A Peek into Mr. Marshall's Sabbatical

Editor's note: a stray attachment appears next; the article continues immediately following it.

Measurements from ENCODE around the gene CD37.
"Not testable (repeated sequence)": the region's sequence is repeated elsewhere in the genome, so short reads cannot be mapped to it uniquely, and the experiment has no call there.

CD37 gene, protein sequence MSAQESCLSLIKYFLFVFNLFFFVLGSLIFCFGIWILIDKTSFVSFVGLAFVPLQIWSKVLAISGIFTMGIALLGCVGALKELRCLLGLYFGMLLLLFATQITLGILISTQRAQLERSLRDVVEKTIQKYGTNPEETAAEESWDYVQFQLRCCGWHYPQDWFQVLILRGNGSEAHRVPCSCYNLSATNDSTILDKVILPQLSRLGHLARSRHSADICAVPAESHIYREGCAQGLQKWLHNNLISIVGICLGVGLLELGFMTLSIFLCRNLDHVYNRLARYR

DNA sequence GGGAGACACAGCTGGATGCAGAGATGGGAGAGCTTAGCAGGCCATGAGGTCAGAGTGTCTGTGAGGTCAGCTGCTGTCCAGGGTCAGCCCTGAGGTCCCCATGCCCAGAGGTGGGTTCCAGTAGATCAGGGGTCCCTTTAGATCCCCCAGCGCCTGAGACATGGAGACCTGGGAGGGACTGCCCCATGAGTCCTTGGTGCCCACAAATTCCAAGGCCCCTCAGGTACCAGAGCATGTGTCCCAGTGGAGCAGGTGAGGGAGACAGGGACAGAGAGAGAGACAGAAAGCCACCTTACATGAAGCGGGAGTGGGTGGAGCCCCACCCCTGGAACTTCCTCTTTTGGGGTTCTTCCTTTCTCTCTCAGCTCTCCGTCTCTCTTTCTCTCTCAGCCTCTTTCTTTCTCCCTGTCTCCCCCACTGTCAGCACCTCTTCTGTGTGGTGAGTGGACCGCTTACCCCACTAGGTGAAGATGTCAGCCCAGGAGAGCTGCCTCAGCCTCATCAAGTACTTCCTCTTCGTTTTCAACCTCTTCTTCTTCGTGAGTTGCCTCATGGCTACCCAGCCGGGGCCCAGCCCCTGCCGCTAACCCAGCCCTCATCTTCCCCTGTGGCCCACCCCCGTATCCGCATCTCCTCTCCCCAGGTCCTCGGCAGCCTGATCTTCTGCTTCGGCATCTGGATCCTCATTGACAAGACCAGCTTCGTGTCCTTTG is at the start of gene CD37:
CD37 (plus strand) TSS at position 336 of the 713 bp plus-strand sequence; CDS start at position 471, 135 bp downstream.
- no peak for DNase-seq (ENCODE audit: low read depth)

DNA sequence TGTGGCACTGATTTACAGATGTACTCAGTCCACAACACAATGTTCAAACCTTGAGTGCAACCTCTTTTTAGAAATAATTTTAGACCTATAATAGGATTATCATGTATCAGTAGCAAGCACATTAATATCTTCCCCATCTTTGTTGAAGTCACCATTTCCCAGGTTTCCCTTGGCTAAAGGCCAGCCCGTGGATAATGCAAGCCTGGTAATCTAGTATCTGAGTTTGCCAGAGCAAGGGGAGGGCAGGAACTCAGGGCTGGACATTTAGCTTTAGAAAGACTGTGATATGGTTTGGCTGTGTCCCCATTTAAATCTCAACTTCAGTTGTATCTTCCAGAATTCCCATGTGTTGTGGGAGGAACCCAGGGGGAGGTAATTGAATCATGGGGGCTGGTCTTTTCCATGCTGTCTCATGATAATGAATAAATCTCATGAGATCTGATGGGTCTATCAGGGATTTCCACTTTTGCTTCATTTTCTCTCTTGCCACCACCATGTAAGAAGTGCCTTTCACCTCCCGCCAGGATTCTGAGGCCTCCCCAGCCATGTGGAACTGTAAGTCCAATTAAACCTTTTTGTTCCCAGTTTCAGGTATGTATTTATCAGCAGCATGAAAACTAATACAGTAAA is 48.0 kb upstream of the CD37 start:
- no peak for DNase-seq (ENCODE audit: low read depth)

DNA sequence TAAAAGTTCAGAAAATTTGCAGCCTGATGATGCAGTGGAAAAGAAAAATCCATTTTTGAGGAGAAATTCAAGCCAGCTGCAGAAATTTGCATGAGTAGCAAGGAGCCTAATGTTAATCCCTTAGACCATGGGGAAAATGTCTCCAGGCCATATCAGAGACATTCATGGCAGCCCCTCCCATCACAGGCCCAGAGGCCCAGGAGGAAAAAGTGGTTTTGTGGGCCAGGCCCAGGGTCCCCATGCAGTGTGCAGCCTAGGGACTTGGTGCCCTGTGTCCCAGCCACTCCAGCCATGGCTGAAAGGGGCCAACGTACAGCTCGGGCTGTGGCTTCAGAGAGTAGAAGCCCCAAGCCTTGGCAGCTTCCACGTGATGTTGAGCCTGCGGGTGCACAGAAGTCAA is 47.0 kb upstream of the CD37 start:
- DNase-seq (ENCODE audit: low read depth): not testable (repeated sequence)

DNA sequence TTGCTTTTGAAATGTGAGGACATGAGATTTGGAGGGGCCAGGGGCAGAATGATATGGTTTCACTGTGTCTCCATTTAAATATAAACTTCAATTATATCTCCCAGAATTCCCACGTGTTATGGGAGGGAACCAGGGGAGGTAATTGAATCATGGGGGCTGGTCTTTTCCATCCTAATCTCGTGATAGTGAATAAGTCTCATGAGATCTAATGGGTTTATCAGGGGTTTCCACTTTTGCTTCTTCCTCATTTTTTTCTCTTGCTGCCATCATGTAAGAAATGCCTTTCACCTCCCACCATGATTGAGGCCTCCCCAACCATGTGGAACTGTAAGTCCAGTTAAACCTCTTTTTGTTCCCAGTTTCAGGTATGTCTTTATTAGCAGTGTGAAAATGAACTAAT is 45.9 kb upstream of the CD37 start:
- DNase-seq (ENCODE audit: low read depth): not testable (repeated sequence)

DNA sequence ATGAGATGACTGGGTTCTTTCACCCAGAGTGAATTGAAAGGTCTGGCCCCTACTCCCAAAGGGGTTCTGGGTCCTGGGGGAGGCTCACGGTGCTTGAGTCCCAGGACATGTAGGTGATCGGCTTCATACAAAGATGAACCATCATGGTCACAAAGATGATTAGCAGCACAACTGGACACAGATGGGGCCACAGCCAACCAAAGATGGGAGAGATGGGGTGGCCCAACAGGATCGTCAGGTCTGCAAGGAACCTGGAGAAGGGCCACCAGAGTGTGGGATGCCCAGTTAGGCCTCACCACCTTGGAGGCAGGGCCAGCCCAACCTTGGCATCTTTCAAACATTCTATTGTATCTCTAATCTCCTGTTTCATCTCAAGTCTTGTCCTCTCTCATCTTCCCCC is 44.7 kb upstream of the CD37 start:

Brianna Yang Co-Editor-in-Chief It’s quiz time, and you’re guessing what Mr. Marshall did during sabbatical. Was it a. watch copious amounts of Netflix, b. take art lessons, or c. visit schools with interesting grading policies? As expected, the answer is d. all of the above. While it’s true that Mr. Marshall did spend an extraordinary amount of time watching The West Wing and re-watching Friday Night Lights, the focus of his sabbatical was to study the intrinsic and extrinsic learning, especially related to grades. “What I hoped to do is visit a lot of schools that don’t give grades, and I did do that,” said Mr. Marshall. “I went to a few schools that don’t give grades, but some of the other [schools I visited] were charter schools, where they were first devising what they wanted to do with grades.” Among the schools Mr. Marshall visited, a few stood out for their unique ways of assessing student work. One school, Valor Collegiate Academy in Nashville, grades students on behavior each day. “They have a system that’s [made up of] four compass points, and [a] compass point might be cooperation or determination. And then every day, a teacher has to go through his or her roll and check off whether the student demonstrates those behaviors during that day,” said Mr. Marshall. This method of motivating students is only being used on fifth graders at Valor Collegiate Academy, but Mr. Marshall was still unsure of its effectiveness. “From an outsider’s perspective, it almost looks like a Chinese re-education camp, where they’re sort of trying to bend people’s minds around an orthodoxy,” he said. However, Mr. Marshall also noted that this sort of “mind-bending” could also be used to describe the negative effects of grades. “One of the chief objections with grades is that they’re more political than educative—that the reason we really have grades is to coerce compliance, not to foster learning,” he said. When asked which school that he visited used grades or assessments most effectively, Mr. Marshall cited Saint Ann’s School in Brooklyn, New York. “[Saint Ann’s] is about the same size, probably has the same profile of student, similar backgrounds [in comparison to Latin], and they simply don’t have grades. They have a narrative assessment that they give twice a year to each student that’s about 500 words. When you walk in the door, if no one had told you that these kids aren’t graded, then their behavior would probably be a lot like our students’ in the sense that they were similarly really interesting. To some degree, though, I did see a bit more independence in them. They were more likely to disagree with their teachers than students here might be,” he said. Mr. Marshall hypothesized that students at Latin might be more inclined to agree with their teachers because they might think that disagreement might negatively affect their grades or their relationships with those teachers. Though Mr. Marshall found one school that seems to function well without grades, he still doesn’t know if going grade-less works. “That’s one of the big questions I still have: whether grade-less-ness is only right for some people and not other, or whether being graded is conditioned to everyone so that they can’t go back,” he said. “I wish I had more answers. I basically decided that it’s less a matter of grades, because we’re not going to get rid of grades, but it’s more a matter of how do we talk about them, how do we use them, how do we think about them in a way that is productive or at least the least destructive.” ]]>